Every time I see a rowan tree my love for them grows! They truly are one of the most stunning trees that we have in Great Britain.
There’s also so much to learn about them beyond their obvious aesthetic beauty...
Of all the trees growing in our country, the rowan is the one able to grow at the highest altitudes. This explains one half of its other common name – the mountain ash. You can walk in the mountains of Scotland, England, Ireland and Wales and find rowan trees growing in the most obscure places such as rocky outcrops and cliff faces – they really are a hardy tree. However, they are a pioneer species and as a result are short-lived and often relatively small, usually reaching a maximum height of 10-15 metres.
The second half of the other common name comes from the close resemblance of their leaves to those of the ash tree. This is another of our stunning native species, but one which favours lower lands than the rowan. The leaves of both these species are compound and pinnate, meaning they are made up of several leaflets in pairs along the main leaf stem with one at the tip, as can be seen in the image of a rowan leaf below.
Whilst these leaves are distinctive, it is the beautiful clusters of small cream flowers that then turn to scarlet red berries that really make the rowan stand out from the crowd. The flowers are a great source of nectar and pollen for pollinating insects such as bumblebees, and the berries are a valuable source of food for many species of birds including thrushes and waxwings. There is no greater sight than seeing a flock of waxwings feeding on the berries of a rowan tree in late autumn.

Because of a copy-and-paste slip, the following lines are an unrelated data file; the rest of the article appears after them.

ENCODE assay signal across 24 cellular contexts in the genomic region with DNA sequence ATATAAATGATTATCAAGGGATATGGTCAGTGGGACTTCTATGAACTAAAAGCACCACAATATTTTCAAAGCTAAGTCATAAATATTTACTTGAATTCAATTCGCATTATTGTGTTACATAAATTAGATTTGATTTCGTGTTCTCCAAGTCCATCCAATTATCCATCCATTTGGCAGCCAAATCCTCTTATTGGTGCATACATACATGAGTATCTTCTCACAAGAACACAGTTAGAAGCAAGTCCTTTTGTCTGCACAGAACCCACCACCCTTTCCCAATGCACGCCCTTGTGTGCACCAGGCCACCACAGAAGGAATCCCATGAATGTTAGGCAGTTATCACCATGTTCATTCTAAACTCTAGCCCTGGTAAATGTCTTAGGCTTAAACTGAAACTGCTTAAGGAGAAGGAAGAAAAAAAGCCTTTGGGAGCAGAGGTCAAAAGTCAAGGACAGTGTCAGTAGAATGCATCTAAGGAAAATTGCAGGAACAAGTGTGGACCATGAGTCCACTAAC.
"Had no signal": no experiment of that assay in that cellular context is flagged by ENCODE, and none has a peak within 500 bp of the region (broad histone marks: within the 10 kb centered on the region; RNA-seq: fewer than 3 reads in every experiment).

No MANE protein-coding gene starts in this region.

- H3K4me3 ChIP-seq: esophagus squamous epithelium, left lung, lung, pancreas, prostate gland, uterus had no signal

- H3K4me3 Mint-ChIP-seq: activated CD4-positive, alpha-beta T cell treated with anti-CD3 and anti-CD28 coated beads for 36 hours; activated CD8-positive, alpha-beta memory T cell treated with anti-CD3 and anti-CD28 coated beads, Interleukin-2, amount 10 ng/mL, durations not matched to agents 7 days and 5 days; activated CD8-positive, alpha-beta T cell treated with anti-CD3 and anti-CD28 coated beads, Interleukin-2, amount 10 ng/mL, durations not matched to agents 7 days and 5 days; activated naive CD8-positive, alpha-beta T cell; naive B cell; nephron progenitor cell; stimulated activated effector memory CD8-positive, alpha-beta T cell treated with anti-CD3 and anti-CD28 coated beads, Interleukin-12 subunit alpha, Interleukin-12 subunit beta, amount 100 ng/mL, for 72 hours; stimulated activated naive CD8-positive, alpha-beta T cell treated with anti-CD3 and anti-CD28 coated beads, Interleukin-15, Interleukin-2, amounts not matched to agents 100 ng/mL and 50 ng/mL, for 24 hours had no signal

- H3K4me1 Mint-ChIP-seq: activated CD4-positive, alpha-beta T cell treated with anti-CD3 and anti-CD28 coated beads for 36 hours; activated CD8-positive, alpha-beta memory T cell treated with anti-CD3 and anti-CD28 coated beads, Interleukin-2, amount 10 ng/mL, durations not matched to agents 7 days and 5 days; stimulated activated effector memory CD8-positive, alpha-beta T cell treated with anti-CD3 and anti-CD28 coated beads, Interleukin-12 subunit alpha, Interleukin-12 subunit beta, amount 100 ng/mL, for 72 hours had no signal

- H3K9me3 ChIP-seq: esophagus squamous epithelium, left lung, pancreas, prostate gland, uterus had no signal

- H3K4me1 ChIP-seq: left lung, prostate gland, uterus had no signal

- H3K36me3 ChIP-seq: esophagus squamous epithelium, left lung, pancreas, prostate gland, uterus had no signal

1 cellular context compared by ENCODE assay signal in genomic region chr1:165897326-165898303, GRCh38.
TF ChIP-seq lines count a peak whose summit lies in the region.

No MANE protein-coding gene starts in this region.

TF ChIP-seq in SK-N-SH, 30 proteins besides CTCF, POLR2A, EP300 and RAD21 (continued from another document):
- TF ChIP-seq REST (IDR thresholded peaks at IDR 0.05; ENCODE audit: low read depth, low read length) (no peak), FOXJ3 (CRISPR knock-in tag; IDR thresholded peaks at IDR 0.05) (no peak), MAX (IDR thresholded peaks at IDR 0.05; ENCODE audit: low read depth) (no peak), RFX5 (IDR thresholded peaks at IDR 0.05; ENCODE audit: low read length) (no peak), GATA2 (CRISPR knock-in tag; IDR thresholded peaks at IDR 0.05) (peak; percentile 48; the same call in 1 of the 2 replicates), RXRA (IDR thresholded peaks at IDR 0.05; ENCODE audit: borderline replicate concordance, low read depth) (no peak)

|Illustration (c) Chris Shields|
Ecologically, the rowan is a very important tree in our countryside - but it also has strong cultural significance - in no small part due to the vivid red colouration of those berries. The colour red has long been thought of as the colour to ward off evil and so rowan trees were once planted near houses to keep evil spirits away. Its Celtic name – ‘fid na ndruad' – means ‘wizard’s tree’.
Names can tell us many things, and with all species of animals and plants it’s worth trying to learn and understand the scientific name to gain further insight into the history of a species. Rowan’s scientific name is Sorbus aucuparia with ‘aucuparia’ being derived from the words ‘avis’ for birds and ‘capere’ for catching, describing the use of rowan trees as bait to lure in birds to be caught.
The rowan is one of four plants associated with the uplands that volunteers have been monitoring as part of our ‘Buds, Berries and Leaves’ survey. This survey records the timing of natural events (such as bud burst, flowering, fruiting and leaf fall) over the long term, to see if they are changing.
In this way we hope to be able to monitor the effects of climate change on the vegetation of the uplands. If you’re interested in contributing to important climate change data by walking a regular route and recording what you see, then please have a look on our website for more details: http://www.moorsforthefuture.org.uk/community-science/berries-buds-and-leaves
I hope you’ll agree that rowan truly is a jewel of our countryside and definitely a tree worth appreciating.